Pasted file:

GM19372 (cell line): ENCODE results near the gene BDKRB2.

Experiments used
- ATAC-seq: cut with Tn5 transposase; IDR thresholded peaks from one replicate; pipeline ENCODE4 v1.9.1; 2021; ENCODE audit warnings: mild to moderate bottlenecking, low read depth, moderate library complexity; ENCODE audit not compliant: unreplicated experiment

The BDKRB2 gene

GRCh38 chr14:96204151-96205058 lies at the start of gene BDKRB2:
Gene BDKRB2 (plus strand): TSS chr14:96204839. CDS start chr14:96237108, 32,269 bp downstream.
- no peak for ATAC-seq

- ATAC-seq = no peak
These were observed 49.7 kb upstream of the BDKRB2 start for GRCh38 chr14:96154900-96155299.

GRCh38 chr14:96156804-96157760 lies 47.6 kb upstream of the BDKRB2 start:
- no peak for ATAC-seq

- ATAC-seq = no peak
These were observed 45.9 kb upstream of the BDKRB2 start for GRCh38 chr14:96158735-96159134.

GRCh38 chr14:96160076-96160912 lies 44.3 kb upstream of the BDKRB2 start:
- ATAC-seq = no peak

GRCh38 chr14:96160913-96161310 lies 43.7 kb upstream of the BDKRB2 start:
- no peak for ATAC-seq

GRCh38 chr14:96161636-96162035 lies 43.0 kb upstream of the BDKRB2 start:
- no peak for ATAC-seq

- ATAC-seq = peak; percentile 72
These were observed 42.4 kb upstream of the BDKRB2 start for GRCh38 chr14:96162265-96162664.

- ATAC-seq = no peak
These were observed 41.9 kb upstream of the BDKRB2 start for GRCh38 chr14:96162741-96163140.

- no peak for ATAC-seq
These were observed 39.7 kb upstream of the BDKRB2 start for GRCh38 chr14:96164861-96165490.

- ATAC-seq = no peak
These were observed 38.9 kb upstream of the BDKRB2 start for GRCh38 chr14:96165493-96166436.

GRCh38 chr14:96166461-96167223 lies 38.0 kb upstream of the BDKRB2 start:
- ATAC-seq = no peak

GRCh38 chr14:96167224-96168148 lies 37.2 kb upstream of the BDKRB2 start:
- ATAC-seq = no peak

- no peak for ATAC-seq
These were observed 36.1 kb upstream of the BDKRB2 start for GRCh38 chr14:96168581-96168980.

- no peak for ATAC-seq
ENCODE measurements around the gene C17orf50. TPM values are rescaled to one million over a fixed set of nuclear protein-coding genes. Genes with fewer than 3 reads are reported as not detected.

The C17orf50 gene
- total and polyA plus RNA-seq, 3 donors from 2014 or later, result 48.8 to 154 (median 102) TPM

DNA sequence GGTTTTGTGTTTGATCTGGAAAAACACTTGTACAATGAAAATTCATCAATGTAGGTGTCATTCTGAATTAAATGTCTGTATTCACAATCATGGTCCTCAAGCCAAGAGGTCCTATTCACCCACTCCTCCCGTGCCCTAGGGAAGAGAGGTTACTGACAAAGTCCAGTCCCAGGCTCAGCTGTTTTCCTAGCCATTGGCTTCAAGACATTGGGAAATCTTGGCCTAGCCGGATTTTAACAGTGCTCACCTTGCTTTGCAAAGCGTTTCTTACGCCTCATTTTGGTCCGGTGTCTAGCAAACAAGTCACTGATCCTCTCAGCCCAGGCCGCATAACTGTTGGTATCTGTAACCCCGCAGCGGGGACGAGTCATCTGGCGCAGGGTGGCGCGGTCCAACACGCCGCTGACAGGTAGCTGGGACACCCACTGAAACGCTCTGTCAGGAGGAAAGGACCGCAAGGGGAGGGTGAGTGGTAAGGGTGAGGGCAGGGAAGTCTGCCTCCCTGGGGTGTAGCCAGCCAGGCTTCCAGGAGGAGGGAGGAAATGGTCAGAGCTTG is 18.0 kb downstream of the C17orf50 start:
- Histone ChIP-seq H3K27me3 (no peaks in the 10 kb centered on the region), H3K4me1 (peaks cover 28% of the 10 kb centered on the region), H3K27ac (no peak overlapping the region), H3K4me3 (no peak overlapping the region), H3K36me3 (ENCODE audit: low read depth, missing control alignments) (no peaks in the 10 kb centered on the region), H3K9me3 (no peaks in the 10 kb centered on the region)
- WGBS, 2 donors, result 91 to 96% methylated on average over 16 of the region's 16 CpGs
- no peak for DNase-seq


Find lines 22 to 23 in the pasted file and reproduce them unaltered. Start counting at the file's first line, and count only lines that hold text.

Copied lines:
- ATAC-seq = no peak
These were observed 41.9 kb upstream of the BDKRB2 start for GRCh38 chr14:96162741-96163140.